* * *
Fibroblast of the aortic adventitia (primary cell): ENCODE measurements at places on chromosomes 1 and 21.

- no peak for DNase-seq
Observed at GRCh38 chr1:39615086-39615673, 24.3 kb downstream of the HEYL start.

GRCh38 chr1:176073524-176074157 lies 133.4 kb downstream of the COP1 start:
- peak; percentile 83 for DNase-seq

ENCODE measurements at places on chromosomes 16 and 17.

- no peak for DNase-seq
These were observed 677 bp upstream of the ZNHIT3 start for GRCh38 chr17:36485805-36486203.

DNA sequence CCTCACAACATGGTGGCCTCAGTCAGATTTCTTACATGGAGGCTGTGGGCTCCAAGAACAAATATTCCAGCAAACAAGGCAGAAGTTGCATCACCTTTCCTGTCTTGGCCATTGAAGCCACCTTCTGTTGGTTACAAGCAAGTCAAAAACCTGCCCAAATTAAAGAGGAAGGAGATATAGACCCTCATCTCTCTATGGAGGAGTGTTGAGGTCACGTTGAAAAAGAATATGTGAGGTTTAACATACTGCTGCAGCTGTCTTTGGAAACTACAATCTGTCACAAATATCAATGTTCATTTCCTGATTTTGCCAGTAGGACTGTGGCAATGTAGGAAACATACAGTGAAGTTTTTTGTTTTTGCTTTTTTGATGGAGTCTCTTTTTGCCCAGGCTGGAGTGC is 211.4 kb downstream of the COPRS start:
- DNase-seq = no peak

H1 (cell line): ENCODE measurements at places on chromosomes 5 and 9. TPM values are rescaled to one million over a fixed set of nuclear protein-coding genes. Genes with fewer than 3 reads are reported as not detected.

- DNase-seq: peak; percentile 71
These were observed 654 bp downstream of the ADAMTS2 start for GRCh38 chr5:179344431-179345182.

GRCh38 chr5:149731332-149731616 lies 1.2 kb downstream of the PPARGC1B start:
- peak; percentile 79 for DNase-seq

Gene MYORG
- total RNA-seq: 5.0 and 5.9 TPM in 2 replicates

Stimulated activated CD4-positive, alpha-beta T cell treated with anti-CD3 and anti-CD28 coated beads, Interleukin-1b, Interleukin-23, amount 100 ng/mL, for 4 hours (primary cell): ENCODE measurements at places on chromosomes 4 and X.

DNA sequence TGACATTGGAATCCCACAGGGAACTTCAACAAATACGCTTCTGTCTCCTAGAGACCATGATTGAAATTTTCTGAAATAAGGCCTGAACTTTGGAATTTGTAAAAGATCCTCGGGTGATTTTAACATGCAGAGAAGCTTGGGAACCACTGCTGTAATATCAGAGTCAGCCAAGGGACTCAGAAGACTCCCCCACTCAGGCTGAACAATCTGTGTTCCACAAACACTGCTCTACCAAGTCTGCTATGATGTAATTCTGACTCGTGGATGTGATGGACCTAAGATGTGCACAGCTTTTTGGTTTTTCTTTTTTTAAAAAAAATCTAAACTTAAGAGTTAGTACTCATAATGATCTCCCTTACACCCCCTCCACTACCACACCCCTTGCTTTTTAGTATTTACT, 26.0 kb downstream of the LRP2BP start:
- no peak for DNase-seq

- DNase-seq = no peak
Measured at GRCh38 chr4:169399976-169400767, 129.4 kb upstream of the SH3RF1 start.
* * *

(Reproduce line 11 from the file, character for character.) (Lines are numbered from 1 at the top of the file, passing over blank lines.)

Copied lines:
H1 (cell line): ENCODE measurements at places on chromosomes 5 and 9. TPM values are rescaled to one million over a fixed set of nuclear protein-coding genes. Genes with fewer than 3 reads are reported as not detected.